MedTech product design: balancing constraints for commercial success

31 Oct 2023 14min read

Team Consulting has been helping its clients develop elegant solutions to complex healthcare challenges for 37 years. One of the key challenges in this space is how to cost effectively innovate in the highly constrained and regulated world of MedTech product design. To be successful it is necessary to balance requirements and constraints related to commercial viability, desirability and technical feasibility. Simply put, your product will not be successful if there is no clear market need, if it is not attractive to users and if you are unable to engineer the necessary levels of performance and reliability at an appropriate cost and to a level appropriate for regulatory compliance.

The key to a successful development is finding the right balance between these three factors, ensuring they work in harmony to help you create a product that truly stands out in the market. Achieving a harmonious balance involves a careful process of ‘design thinking’ throughout your development.

What is design thinking?

Design thinking is about understanding the competing design constraints in your product and establishing a framework for evaluating and balancing them in your development. When applied to device development, it enables you to deliver medical products that are not only safe and effective, but loved by their end users.

Before describing Team’s approach to design thinking in medical devices, it is important to first understand the non-negotiable legislative constraints of medical product development.

Legislative constraints

For any product to be marketable, it must first comply with all applicable legislation in the territory where it is to be marketed. In general, the more safety critical a product, the greater the regulatory obligations and rigour, traceability and control needed to achieve conformity with those regulations.

To put this in perspective, the UK’s General Product Safety Regulation (2005), which governs the marketing and distribution of consumer products, comprises 30 pages of requirements and obligations for manufacturers. In comparison, the Medical Devices Directive (currently transposed into UK law) contains 60 pages of articles and annexes. The new Medical Devices Regulation (“MDR”), currently in force in Europe and likely to be one of the regulations adopted by the UK, has over 200 pages of requirements and obligations.

At the highest level, the primary intent of medical device regulations and standards is to ensure that clinical benefit is delivered to patients and users at an appropriate level of residual risk. Quality management processes ensure that corrective and preventative actions (CAPA) are taken whenever medical devices cause, or risk, previously unforeseen harm to patients, users or the environment.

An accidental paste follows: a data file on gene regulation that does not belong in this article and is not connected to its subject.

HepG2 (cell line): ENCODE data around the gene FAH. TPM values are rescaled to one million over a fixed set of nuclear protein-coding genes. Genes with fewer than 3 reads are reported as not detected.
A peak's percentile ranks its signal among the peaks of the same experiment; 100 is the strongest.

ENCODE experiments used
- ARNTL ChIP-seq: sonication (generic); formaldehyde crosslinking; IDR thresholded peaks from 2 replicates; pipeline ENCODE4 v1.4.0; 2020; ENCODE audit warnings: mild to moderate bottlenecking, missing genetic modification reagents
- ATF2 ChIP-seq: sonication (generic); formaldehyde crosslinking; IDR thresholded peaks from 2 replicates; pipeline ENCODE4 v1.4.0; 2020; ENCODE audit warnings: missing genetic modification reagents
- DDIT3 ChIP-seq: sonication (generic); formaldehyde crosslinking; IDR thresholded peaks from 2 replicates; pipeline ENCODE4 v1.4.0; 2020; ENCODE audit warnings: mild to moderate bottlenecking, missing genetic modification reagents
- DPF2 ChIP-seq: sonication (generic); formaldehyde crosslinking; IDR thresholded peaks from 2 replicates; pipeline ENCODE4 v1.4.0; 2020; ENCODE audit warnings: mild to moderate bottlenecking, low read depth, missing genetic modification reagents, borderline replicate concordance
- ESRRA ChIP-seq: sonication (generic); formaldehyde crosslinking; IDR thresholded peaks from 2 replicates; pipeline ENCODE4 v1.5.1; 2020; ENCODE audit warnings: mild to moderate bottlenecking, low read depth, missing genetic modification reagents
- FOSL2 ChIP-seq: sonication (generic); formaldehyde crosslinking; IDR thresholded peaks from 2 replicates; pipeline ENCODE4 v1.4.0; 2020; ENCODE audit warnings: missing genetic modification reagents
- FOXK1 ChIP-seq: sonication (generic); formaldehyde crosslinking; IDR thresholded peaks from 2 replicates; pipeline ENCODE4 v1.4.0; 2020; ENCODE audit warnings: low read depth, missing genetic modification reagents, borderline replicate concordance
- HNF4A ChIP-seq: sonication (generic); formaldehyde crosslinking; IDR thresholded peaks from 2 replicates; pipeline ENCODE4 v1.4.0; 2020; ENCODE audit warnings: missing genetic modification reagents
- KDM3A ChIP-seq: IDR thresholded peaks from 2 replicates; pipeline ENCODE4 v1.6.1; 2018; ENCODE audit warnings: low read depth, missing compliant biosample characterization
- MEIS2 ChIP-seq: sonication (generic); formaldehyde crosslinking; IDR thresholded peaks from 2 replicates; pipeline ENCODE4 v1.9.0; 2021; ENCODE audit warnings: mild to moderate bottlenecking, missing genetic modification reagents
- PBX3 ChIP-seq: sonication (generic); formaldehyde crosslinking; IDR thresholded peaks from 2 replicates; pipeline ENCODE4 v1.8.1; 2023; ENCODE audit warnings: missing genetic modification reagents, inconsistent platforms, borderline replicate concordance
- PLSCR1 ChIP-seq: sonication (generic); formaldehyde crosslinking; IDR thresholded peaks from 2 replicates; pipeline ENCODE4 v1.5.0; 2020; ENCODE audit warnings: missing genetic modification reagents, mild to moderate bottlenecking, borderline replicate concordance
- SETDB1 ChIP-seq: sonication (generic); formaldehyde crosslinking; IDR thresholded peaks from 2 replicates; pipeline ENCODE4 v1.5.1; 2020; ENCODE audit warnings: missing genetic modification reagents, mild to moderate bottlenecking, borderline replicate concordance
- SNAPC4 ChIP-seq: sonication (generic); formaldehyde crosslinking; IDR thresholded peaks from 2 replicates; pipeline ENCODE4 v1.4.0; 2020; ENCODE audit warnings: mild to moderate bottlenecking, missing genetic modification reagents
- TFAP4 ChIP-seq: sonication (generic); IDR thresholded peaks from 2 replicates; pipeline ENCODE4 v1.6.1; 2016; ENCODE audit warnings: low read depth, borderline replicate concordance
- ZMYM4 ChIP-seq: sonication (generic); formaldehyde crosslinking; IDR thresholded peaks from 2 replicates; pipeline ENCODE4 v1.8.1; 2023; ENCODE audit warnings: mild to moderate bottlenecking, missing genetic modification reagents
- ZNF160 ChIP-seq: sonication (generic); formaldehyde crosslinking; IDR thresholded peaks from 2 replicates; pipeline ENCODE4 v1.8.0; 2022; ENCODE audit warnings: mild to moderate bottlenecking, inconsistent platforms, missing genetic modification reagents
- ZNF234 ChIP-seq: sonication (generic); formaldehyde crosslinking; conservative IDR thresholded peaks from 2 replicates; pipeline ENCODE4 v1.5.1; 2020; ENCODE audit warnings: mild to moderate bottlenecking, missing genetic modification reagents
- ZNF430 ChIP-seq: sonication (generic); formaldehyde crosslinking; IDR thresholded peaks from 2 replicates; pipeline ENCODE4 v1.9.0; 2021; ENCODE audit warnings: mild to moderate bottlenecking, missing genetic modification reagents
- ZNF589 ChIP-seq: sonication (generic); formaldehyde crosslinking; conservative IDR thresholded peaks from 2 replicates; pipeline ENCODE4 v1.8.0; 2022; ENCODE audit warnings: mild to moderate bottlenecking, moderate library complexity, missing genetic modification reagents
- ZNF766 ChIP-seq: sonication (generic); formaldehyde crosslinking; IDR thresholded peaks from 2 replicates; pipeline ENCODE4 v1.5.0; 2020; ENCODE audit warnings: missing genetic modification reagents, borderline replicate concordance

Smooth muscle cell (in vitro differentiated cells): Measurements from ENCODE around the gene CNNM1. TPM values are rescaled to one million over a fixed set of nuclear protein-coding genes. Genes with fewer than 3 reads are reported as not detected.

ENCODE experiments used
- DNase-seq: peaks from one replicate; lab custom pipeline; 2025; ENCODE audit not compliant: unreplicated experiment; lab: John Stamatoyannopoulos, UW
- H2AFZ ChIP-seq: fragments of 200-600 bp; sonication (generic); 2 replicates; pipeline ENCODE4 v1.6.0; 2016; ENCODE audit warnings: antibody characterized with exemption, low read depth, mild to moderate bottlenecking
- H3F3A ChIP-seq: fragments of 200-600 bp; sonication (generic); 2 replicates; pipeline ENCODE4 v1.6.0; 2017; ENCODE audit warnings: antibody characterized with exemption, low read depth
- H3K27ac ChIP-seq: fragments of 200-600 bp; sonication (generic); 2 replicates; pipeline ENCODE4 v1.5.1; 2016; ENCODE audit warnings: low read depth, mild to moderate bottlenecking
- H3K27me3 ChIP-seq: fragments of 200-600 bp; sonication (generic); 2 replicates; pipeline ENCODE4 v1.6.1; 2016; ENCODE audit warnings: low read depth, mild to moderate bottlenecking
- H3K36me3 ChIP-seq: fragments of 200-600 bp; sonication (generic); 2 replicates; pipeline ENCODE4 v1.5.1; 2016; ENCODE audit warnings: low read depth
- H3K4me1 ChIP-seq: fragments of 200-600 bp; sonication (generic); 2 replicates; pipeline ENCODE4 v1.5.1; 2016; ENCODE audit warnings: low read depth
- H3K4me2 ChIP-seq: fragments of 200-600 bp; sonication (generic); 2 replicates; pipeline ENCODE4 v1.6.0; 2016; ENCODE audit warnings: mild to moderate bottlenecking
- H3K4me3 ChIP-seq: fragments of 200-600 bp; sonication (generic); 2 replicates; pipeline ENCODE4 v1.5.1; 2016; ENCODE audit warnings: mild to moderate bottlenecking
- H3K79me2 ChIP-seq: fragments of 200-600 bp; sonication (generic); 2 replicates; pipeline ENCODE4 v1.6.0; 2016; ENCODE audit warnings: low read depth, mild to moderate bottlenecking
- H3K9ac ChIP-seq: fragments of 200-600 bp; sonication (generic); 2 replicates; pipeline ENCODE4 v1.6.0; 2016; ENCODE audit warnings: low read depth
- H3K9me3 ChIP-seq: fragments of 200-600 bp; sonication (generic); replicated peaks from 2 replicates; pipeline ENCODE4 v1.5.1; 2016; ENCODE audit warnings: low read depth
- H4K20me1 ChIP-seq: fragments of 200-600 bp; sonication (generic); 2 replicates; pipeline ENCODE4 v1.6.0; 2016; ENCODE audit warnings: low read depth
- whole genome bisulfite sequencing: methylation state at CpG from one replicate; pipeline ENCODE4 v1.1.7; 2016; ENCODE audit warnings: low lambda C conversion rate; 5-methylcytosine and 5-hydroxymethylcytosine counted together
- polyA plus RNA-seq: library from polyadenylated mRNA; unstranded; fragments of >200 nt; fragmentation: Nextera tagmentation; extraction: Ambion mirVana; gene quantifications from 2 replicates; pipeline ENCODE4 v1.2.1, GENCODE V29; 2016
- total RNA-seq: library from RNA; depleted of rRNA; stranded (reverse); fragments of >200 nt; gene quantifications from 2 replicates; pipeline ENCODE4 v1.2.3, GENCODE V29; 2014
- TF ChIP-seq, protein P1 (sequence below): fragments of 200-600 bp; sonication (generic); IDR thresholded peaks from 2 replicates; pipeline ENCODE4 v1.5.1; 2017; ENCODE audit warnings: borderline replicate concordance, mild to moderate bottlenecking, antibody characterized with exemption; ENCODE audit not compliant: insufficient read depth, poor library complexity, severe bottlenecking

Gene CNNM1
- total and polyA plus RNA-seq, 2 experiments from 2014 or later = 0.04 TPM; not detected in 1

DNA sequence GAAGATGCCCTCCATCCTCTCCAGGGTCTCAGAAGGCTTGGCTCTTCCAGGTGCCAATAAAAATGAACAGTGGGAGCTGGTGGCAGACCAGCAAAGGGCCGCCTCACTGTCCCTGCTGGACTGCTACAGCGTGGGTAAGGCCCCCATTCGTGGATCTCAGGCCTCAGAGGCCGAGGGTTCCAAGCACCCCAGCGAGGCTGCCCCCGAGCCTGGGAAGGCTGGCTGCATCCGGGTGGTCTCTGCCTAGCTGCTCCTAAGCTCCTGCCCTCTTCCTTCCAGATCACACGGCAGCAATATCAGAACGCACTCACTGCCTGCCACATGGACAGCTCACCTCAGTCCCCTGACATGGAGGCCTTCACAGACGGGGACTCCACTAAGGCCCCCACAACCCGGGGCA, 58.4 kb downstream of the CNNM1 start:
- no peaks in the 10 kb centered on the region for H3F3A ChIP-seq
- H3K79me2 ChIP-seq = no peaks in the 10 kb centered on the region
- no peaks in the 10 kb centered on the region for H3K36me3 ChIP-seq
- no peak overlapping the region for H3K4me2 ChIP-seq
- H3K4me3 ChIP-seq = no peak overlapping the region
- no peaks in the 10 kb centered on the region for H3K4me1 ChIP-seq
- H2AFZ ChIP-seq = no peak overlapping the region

As an ongoing process, this CAPA approach ensures a continuous ‘raising of the bar’ in regard to judging acceptable risk. As a result, medical device manufacturers face an ever increasing workload to be able to declare that any residual risks associated with the intended use (and foreseeable misuse) of their medical product are reduced to as low a level as possible and are at least commensurate with the current state of the art.

It is within this environment that medical device manufacturers must seek to innovate.

Applying design thinking

If you are new to the concept of design thinking, the book “Change by Design – how design thinking transforms organisation and inspires innovation” by Tim Brown is a great place to start. Within it, Brown describes the foundation of design thinking as “the willing and even enthusiastic acceptance of competing constraints”, stating that “the first stage of the design process is often about discovering which constraints are important and establishing a framework for evaluating them.” Brown describes three types of constraints:

  1. Commercial viability – what is likely to become part of a sustainable business model?
  2. Desirability/usability – what makes sense to people and for people?
  3. Technical feasibility – what is functionally possible within the foreseeable future?

These constraints provide a useful framework to explore Team’s approach to design thinking and  innovation in the MedTech product design space.

Commercial viability

Commercial viability is focused on the key attributes needed to achieve a sustainable business model in the healthcare arena. To help think about this, it is good to initially understand why some business models are not sustainable. For early stage MedTech start-ups, the diagram below provides very useful guidance. It shows that the number one reason start-ups fail is a lack of market need. With primary pitfalls in mind, we can start to consider the tools that are available to avoid them.

top20 reasons startups fail

Front End Innovation

One of the key ways Team helps its MedTech clients ensure commercial viability is through the application of an effective Front End Innovation (FEI) process. FEI is an agile, cost-effective process that involves conducting early stage research and setting a unified vision for your company and product goals. It includes creating an initial set of product needs (termed the Target Product Profile) and establishing clear “reasons to believe” that your product will both meet those needs and be attractive to users, technically feasible and commercially viable.